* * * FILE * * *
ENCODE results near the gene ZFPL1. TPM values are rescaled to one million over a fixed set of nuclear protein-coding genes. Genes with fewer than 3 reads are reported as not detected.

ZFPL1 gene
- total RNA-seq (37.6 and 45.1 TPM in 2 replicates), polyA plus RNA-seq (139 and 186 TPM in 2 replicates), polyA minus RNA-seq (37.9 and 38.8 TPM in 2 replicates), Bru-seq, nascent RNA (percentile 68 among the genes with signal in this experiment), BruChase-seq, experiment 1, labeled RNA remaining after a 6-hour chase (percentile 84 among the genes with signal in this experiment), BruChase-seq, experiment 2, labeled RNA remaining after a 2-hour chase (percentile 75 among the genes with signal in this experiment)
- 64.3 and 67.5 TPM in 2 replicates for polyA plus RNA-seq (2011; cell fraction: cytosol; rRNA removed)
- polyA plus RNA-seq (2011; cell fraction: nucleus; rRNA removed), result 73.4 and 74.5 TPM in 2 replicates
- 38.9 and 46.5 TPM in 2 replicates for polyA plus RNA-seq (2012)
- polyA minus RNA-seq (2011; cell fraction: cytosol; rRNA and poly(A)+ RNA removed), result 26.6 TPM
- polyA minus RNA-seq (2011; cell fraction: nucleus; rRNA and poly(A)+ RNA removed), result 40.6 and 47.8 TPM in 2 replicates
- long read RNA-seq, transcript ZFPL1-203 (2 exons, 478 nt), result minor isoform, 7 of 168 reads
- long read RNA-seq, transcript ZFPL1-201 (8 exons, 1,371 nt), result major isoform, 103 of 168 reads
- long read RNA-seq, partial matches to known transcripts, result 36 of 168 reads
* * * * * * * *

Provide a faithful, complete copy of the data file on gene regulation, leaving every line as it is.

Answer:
ENCODE results near the gene ZFPL1. TPM values are rescaled to one million over a fixed set of nuclear protein-coding genes. Genes with fewer than 3 reads are reported as not detected.

ZFPL1 gene
- total RNA-seq (37.6 and 45.1 TPM in 2 replicates), polyA plus RNA-seq (139 and 186 TPM in 2 replicates), polyA minus RNA-seq (37.9 and 38.8 TPM in 2 replicates), Bru-seq, nascent RNA (percentile 68 among the genes with signal in this experiment), BruChase-seq, experiment 1, labeled RNA remaining after a 6-hour chase (percentile 84 among the genes with signal in this experiment), BruChase-seq, experiment 2, labeled RNA remaining after a 2-hour chase (percentile 75 among the genes with signal in this experiment)
- 64.3 and 67.5 TPM in 2 replicates for polyA plus RNA-seq (2011; cell fraction: cytosol; rRNA removed)
- polyA plus RNA-seq (2011; cell fraction: nucleus; rRNA removed), result 73.4 and 74.5 TPM in 2 replicates
- 38.9 and 46.5 TPM in 2 replicates for polyA plus RNA-seq (2012)
- polyA minus RNA-seq (2011; cell fraction: cytosol; rRNA and poly(A)+ RNA removed), result 26.6 TPM
- polyA minus RNA-seq (2011; cell fraction: nucleus; rRNA and poly(A)+ RNA removed), result 40.6 and 47.8 TPM in 2 replicates
- long read RNA-seq, transcript ZFPL1-203 (2 exons, 478 nt), result minor isoform, 7 of 168 reads
- long read RNA-seq, transcript ZFPL1-201 (8 exons, 1,371 nt), result major isoform, 103 of 168 reads
- long read RNA-seq, partial matches to known transcripts, result 36 of 168 reads